Higher Education Quick Takes

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Tuesday, July 7, 2015 - 3:00am

Data from 13 massive open online courses offered by Duke University in fall 2014 shows the MOOCs primarily played a supplementary role, a new report shows. Researchers at Duke surveyed three groups of "underserved" learners: those below the age of 18 and above the age of 65, as well as those with limited access to higher education.

For younger learners, the opportunity to take a MOOC alongside a course on the same topic proved a popular strategy; 30 percent of respondents picked that answer when surveyed about their motivations for enrolling in the MOOC. Meanwhile, 45 percent of learners over the age of 65 said they signed up for a MOOC for fun and enjoyment. Finally, learners with limited access to higher education gave more scattered responses, many of which boiled down to the learners feeling inadequately trained and using MOOCs to "fill gaps" in their knowledge. The report appeared in the most recent issue of Educational Media International.

Tuesday, July 7, 2015 - 3:00am

Moody's Investors Service has downgraded the credit rating of Laureate Education, a for-profit chain with a large global footprint. The credit ratings agency also downgraded Laureate last year. In both cases it cited the company's expansion, which has contributed to debt levels. Laureate now enrolls more than one million students at 80 campus-based and online institutions.

"Laureate's aggressive growth has created persistently high leverage and has strained the company's liquidity," said David Berge, a Moody's analyst, in a written statement.

Tuesday, July 7, 2015 - 3:00am

Point Park University is laying off 32 employees, The Pittsburgh Tribune-Review reported. Officials did not provide details on what they called a “strategic reorganization” that “better invests and aligns resources to support the evolving needs of students.”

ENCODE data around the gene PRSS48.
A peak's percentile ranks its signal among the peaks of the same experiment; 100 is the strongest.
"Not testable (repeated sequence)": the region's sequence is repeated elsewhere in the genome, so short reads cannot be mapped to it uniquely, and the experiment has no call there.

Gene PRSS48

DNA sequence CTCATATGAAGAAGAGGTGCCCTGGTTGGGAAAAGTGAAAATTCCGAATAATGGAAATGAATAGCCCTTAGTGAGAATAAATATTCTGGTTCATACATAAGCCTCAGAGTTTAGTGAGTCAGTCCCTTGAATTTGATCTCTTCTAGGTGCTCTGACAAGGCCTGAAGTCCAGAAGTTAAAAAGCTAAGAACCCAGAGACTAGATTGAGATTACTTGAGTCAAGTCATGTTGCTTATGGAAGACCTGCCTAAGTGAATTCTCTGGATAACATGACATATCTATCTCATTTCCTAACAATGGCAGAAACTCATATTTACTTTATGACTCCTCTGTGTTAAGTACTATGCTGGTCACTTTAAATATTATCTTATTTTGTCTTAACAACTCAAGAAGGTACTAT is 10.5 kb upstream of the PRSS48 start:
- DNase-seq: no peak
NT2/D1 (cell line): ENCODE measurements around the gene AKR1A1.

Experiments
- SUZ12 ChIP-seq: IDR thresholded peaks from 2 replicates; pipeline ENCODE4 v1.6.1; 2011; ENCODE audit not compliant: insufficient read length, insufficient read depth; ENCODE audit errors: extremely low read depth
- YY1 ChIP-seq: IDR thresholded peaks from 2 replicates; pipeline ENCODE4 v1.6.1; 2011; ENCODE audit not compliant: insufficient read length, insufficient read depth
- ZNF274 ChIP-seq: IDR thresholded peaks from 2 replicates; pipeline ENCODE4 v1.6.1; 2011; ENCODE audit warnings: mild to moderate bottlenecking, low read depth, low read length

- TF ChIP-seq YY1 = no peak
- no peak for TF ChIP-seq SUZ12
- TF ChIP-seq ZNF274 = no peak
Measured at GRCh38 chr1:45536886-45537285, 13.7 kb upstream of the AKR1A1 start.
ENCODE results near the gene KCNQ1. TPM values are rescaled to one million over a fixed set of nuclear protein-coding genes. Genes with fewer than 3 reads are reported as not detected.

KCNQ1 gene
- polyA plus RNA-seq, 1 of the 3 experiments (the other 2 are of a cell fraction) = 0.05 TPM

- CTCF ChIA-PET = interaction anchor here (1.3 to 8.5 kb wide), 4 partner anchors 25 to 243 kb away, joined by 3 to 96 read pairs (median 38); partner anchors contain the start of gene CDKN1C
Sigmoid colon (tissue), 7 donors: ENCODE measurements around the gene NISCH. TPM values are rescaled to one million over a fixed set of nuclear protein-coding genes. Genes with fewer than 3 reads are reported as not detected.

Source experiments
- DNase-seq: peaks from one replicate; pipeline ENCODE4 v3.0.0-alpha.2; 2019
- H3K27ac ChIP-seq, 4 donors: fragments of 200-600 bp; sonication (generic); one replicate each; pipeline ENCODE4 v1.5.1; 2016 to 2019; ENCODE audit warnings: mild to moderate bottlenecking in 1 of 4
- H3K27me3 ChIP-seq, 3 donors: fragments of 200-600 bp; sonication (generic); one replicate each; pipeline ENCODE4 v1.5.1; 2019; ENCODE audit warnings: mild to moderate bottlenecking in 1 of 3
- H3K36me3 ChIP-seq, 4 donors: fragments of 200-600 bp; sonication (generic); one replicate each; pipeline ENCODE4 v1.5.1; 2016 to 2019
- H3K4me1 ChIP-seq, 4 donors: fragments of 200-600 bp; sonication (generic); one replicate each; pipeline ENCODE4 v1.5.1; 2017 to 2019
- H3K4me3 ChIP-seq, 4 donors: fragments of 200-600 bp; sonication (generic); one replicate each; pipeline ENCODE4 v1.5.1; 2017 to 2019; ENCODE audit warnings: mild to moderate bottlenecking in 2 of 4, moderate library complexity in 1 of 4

Tuesday, July 7, 2015 - 3:00am

In today's Academic Minute, Kentaro Toyama, professor of community information at the University of Michigan, discusses the equality of benefits technology offers. Learn more about the Academic Minute here.

Monday, July 6, 2015 - 4:18am

The University of California at San Diego is suing the University of Southern California over the way a prominent scientist from UCSD was recruited to USC, The Los Angeles Times reported. The suit focuses on Paul Aisen, who with eight colleagues moved from UCSD to USC. Aisen won very large grants on researching Alzheimer's -- grants that UCSD say were awarded to that university and not to Aisen. The National Institute on Aging has confirmed that the grants are for UCSD, which has since named new researchers to lead the projects. But the suit accuses Aisen and USC of blocking access to some of the research data, and providing false information to some employees who were being recruited to USC. Litigation over a faculty move is highly unusual, but UCSD's suit says that USC's actions go beyond what is acceptable in recruiting faculty members with grants.

Aisen did not comment for the article. A statement from USC said: "We are surprised and disappointed that the University of California San Diego elected to sue its departing faculty member and his team, as well as USC, rather than manage this transition collaboratively, as is the well-accepted custom and practice in academia."

Monday, July 6, 2015 - 3:00am

The University of California admitted about 1,000 fewer California applicants for the academic year starting this fall, while the number of out-of-state applicants admitted -- both from the rest of the United States and from abroad -- was up by a bit more than 1,000 each. University of California officials said that because they expect the yield (the percentage of admitted applicants who enroll) to go up, they project no decline in the number of Californians who will enroll as new students in the fall. The figures reflect a 0.3 percent decrease for in-state admissions, an 8 percent increase for out-of-state American applicants, and an 18 percent increase for international applicants. The numbers follow.

Admissions to U of California System

  2014 2015
California 62,873 61,834
Out-of-State, U.S. 13,462 15,173
International 13,575 15,317
Monday, July 6, 2015 - 3:00am